Profit (p)-Index: The Degree to Which Authors Profit from Co-Authors
The authors introduce a weighing algorithm for correcting citation-based metrics (h-index) for co-authorship. The p-index (p for profit) …
Innovation is often prioritized over replication, despite the fact that the latter is a golden standard in science. Does this lead to publication bias and overestimation of the true effect size? This extensive study shows an estimation of the reproducibility of psychological studies, based on replication studies of 100 publications in three psychology journals. The 270 researchers assessed the reproducibility with five measures and acknowledge that there is no single indicator that reflects all aspects of replication success. But the results are quite worrying!
The effect sizes in the replication studies were about half the size compared to the original effect sizes. In only 39% of the replication studies, the results were labelled as a fair replication of the original effects. While some say this is bad news for (psychological) science, others welcome the initiative and point out that this is an example for the movement to better quality in science.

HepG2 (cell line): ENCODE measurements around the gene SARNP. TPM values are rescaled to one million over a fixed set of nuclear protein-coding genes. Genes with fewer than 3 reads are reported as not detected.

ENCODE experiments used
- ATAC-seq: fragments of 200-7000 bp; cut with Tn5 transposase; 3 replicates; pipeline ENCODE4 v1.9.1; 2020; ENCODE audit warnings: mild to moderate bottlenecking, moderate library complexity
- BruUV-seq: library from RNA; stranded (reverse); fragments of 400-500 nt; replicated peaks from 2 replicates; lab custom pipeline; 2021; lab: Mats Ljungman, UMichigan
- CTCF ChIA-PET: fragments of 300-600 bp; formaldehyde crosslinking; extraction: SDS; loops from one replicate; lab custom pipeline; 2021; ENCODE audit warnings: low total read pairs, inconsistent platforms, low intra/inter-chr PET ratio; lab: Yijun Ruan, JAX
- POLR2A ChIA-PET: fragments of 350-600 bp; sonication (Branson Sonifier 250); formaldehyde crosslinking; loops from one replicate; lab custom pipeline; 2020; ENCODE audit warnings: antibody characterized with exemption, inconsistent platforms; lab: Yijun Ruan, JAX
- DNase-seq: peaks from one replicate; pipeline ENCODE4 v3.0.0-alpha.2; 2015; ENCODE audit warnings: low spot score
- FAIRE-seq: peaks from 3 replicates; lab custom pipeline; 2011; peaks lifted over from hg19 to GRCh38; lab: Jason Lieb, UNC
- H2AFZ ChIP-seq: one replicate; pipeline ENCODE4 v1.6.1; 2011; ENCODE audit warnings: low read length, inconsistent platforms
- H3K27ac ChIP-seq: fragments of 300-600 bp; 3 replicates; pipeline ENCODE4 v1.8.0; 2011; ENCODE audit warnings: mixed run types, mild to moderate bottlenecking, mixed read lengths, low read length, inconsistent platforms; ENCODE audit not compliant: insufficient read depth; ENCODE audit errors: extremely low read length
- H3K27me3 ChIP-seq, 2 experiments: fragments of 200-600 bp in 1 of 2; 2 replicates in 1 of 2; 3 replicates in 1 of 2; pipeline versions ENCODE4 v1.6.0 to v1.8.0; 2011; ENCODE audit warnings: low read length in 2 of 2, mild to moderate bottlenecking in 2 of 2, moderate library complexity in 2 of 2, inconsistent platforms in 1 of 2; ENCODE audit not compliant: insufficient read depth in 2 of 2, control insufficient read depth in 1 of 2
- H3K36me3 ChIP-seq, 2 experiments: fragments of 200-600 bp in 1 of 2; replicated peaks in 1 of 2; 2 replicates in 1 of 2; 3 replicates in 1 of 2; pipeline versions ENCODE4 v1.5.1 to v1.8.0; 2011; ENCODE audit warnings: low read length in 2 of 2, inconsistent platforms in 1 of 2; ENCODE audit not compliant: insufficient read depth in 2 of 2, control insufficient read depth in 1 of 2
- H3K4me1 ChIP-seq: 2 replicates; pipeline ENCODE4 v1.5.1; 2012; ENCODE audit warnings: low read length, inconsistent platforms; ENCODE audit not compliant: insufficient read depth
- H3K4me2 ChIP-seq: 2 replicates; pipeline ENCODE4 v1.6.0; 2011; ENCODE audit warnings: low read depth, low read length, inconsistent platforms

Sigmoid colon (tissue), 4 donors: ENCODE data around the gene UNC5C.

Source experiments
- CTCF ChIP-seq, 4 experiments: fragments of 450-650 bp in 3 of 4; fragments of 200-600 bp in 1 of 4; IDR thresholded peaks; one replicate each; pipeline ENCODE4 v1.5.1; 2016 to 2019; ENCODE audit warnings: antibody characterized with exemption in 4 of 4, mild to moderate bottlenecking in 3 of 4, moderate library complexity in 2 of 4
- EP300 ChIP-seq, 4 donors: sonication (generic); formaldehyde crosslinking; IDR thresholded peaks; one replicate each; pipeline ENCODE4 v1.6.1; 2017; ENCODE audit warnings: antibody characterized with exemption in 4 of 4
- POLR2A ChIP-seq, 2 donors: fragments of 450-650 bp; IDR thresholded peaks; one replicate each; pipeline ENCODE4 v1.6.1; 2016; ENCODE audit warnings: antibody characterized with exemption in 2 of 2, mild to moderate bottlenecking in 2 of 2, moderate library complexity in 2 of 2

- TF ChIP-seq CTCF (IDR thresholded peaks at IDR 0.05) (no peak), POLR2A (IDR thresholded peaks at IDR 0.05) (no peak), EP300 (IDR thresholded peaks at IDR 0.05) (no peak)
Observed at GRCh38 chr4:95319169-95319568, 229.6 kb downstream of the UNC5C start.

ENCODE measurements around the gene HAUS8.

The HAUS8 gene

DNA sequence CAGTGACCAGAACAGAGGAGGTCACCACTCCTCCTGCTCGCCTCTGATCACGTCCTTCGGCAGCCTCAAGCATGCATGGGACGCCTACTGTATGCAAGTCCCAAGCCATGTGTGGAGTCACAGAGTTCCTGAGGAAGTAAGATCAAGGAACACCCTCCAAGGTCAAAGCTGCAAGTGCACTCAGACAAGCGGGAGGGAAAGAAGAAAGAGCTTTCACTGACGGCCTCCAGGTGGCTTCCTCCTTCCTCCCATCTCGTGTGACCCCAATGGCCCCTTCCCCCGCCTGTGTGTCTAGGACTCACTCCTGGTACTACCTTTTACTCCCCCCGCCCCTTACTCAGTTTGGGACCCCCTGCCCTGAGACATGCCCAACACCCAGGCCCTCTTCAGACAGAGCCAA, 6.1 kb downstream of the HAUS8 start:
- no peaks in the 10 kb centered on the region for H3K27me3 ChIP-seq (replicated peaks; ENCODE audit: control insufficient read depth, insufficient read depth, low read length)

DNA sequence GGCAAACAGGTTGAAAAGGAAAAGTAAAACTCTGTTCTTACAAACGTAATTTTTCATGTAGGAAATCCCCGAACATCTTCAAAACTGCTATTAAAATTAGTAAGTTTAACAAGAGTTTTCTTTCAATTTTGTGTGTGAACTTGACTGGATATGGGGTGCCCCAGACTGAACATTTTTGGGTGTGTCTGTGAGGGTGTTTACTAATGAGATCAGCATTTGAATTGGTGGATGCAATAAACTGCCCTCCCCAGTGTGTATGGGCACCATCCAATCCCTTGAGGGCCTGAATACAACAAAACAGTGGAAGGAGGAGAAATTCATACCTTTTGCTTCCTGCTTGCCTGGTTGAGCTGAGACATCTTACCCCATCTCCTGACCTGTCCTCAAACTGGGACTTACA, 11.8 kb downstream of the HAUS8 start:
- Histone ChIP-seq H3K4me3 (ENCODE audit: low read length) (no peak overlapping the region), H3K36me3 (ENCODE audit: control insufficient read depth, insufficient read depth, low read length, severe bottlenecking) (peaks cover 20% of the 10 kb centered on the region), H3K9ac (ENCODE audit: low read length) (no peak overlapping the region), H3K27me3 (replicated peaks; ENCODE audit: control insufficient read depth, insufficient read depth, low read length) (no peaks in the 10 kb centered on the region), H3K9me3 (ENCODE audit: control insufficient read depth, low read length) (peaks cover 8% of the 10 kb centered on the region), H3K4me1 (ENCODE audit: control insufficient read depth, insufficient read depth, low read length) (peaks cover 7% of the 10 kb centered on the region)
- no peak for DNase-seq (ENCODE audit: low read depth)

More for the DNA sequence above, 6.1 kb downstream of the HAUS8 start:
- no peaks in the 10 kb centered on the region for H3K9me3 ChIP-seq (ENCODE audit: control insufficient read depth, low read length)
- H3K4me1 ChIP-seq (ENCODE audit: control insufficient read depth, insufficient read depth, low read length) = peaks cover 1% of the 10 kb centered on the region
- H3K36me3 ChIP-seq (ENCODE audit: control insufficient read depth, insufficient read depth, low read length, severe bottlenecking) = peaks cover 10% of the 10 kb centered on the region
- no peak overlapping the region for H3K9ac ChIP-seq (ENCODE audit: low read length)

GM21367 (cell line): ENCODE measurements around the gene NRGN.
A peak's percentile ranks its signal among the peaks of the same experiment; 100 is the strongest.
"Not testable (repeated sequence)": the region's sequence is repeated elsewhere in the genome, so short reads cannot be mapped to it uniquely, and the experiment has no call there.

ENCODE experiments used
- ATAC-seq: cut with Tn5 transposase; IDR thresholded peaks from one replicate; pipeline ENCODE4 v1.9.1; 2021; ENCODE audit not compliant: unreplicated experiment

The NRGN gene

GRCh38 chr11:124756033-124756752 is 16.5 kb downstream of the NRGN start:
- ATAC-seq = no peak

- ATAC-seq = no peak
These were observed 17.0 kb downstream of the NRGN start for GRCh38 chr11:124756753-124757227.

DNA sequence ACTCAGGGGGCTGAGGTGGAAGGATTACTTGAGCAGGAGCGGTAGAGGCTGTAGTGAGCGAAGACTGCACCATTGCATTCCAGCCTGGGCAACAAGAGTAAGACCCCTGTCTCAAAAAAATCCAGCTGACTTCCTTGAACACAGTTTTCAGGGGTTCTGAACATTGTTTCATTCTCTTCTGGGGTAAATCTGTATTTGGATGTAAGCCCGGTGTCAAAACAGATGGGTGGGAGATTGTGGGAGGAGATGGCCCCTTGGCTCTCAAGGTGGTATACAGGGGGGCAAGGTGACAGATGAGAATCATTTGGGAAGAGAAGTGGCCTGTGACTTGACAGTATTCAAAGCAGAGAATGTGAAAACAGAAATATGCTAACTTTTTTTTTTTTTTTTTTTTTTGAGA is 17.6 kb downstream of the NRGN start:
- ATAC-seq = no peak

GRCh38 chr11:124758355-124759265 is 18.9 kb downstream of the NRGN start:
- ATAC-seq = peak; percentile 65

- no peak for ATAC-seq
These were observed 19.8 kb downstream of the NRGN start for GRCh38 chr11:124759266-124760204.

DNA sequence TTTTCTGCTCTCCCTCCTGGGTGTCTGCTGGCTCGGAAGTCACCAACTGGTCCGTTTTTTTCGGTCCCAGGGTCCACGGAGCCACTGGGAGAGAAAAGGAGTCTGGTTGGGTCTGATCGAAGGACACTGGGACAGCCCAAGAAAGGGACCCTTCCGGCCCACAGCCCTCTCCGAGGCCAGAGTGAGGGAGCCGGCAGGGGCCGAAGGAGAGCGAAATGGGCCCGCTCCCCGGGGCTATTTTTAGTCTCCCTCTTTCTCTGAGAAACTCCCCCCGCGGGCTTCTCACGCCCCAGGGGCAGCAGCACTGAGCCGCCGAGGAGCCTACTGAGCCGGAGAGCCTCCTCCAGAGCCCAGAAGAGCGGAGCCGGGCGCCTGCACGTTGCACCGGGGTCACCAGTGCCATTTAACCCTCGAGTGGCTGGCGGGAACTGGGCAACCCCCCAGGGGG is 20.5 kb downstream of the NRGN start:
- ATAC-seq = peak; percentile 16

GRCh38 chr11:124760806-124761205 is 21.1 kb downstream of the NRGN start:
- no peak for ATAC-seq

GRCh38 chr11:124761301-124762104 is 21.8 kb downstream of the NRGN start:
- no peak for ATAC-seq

Title: Estimating the reproducibility of psychological science
Authors: Open Science Collaboration
doi: 10.1126/science.aac4716 (2015)
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